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Researchers make high-voltage micro-battery with large amount of power and energy in tiny space

Large-format batteries’ ability to be electrochemically scaled down to smaller, microscale power sources has always been limited, making them difficult to power microdevices, microrobots, and implanted medical devices.

Material science and engineering Professor Paul Braun (Grainger Distinguished Chair in Engineering, Director of the Materials Research Laboratory), Dr. Sungbong Kim (Postdoc, MatSE, current assistant professor at Korea Military Academy, co-first author), and Arghya Patra published a paper describing their findings in Cell Reports Physical Science (Graduate Student, MatSE, MRL, co-first author). They overcome this challenge by developing a high-voltage microbattery (> 9 V) with remarkable performance.

The researchers demonstrated single-, double-, and triple-stacked hermetically sealed (tightly packed to prevent exposure to ambient air) lithium batteries with extremely low package mass fractions, unprecedented operating voltages, high power densities, and energy densities.

Braun contends that “we need powerful tiny batteries to exploit the full potential of microscale technologies” through improving electrode topologies and inventing unique battery designs. The problem is that when batteries shrink in size, the packaging takes up more and more space inside the battery, limiting the electrode surface area. As a result, the energy and power of the battery are dramatically diminished.

In their revolutionary design of potent microbatteries, the researchers developed novel packaging technology that included positive and negative terminal current collectors as part of the package itself (rather than a separate entity). This enabled the batteries’ compact volume (0.165 cm3) and low package mass fraction (10.2%). They also vertically stacked the electrode cells in series to achieve the high operating voltage of the battery (such that the voltage of each cell adds).

Another way to improve these microbatteries is to use highly dense electrodes with high energy density. Polymers and carbon additives account for approximately 40% of the volume of standard electrodes (not active materials). Braun’s group generated electrodes that are entirely thick and free of polymer and carbon additives utilising an intermediate temperature direct electrodeposition approach. These totally dense electrodes have a higher volumetric energy density than their commercial counterparts. The dense electroplated DirectPlateTM LiCoO2 electrodes used in this investigation were manufactured by Xerion Advanced Battery Corporation (XABC, Dayton, Ohio), a company created as a result of Braun’s research.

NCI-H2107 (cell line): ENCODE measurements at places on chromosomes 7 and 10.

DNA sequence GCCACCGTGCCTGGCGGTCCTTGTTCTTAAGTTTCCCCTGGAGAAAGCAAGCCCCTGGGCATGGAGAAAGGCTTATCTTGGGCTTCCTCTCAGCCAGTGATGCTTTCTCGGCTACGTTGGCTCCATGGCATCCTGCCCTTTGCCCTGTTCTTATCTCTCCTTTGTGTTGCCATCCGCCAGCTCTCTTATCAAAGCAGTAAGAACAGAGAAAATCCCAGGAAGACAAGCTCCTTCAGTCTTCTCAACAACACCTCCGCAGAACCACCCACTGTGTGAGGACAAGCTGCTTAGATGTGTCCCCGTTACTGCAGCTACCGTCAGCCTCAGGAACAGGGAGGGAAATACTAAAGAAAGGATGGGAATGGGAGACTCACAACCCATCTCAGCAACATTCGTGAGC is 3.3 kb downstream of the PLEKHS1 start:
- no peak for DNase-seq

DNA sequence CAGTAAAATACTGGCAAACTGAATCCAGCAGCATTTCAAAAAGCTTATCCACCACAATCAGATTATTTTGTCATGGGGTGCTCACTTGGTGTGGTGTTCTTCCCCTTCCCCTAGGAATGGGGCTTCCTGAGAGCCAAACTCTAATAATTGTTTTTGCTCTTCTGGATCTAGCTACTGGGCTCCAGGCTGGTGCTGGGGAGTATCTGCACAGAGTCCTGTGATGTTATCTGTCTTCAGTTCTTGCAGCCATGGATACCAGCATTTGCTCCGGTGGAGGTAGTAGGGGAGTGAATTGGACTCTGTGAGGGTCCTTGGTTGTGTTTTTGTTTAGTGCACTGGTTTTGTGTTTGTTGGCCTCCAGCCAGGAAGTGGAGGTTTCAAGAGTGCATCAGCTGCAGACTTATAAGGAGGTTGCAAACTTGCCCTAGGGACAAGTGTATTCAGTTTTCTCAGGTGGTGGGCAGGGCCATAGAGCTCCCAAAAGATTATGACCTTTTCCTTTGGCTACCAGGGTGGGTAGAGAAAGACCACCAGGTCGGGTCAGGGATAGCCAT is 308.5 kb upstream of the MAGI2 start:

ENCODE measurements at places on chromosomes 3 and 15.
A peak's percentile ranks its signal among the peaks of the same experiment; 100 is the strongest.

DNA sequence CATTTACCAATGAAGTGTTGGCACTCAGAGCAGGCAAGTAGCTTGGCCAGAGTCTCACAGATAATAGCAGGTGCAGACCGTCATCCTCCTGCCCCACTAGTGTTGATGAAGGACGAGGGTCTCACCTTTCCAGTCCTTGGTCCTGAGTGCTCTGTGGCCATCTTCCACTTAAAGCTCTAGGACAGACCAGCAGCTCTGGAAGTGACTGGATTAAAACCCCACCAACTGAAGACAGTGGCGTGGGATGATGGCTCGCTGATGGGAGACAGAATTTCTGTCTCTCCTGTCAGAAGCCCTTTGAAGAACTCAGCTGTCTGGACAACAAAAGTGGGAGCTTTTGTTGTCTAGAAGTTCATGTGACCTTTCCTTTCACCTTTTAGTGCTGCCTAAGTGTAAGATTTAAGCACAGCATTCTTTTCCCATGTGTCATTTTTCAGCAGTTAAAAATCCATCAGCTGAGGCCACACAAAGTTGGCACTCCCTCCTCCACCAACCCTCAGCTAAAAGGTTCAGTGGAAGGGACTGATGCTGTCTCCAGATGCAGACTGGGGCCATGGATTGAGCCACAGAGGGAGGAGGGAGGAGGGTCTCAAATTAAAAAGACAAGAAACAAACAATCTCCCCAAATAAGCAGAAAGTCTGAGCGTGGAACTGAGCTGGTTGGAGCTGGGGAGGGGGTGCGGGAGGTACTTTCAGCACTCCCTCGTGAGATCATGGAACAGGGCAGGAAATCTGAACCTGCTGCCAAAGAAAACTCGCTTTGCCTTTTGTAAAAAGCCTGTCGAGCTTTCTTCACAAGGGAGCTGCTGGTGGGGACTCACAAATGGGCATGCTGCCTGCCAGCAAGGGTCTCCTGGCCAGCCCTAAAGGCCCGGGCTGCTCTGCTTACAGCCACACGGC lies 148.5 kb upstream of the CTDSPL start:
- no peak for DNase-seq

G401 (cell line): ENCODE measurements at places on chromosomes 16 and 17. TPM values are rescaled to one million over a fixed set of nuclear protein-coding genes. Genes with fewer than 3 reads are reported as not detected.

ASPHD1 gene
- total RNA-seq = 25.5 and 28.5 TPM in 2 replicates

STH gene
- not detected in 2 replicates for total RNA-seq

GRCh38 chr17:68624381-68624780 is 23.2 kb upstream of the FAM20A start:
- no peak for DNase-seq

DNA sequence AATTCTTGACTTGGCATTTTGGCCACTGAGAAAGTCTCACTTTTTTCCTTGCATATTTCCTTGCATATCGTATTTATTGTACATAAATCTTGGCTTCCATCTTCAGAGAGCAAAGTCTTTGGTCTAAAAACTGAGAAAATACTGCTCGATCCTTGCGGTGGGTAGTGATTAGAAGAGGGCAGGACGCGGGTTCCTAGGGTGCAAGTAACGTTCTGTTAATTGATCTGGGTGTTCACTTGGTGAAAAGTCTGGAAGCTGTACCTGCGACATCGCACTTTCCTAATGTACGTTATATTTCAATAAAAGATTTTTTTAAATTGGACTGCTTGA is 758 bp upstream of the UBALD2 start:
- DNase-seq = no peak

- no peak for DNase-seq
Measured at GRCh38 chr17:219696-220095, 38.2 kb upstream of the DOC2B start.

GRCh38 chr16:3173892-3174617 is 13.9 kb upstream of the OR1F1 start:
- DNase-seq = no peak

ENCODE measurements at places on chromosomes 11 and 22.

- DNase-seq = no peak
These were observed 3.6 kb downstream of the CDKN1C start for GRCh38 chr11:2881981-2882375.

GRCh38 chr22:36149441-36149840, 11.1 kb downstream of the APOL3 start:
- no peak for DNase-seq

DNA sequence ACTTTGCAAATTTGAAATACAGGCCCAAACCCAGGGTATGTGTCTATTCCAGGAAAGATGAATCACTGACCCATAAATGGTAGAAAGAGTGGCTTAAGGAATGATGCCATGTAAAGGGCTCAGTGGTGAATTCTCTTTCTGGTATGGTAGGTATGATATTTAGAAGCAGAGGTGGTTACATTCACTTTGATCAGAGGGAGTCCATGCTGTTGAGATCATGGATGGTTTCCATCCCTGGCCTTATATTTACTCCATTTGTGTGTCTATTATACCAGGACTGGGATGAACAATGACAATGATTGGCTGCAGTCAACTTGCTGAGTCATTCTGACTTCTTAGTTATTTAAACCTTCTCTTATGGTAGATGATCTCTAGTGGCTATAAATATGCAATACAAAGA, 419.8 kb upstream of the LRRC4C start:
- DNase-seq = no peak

Current micro-nanoscale electrode topologies and cell designs, according to Patra, are only available in power-dense configurations that sacrifice porosity and volumetric energy density. We were able to create a microscale energy source with a high power density and volumetric energy density.

Insect-sized microrobots powered by these microbatteries can collect critical data during natural disasters, search and rescue operations, and in dangerous areas where direct human access is difficult. “The high voltage is crucial for minimising the electronic payload that a microrobot needs to carry,” says James Pikul, co-author and assistant professor at the University of Pennsylvania’s department of mechanical engineering and applied mechanics. Motors can be powered directly by 9 V, reducing the energy lost during the process of boosting the voltage to the hundreds or thousands of volts required by some actuators. This suggests that, in addition to higher energy density, these batteries provide system-level upgrades, allowing small robots to move farther or relay more essential data to human controllers.

Our work bridges the knowledge gap at the intersection of materials chemistry, special manufacturing requirements for energy-dense planar microbattery configurations, and applied nano-microelectronics, which require a high-voltage, on-board type power source to drive microactuators and micromotors, Kim says.

“Our current microbattery design is well-suited for high-energy, high-power, high-voltage, single-discharge applications,” says Braun, a battery miniaturisation pioneer. The idea will now be applied to all solid-state microbattery systems, which are safer and more energy-dense than liquid-cell counterparts.

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